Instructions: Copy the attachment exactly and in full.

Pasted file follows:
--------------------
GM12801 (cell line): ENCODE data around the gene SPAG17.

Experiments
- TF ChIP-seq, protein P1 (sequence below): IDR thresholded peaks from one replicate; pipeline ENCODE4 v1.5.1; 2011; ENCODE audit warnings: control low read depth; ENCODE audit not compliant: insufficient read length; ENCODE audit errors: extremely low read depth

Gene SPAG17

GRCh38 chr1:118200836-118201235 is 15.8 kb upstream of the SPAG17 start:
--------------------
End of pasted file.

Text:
GM12801 (cell line): ENCODE data around the gene SPAG17.

Experiments
- TF ChIP-seq, protein P1 (sequence below): IDR thresholded peaks from one replicate; pipeline ENCODE4 v1.5.1; 2011; ENCODE audit warnings: control low read depth; ENCODE audit not compliant: insufficient read length; ENCODE audit errors: extremely low read depth

Gene SPAG17

GRCh38 chr1:118200836-118201235 is 15.8 kb upstream of the SPAG17 start: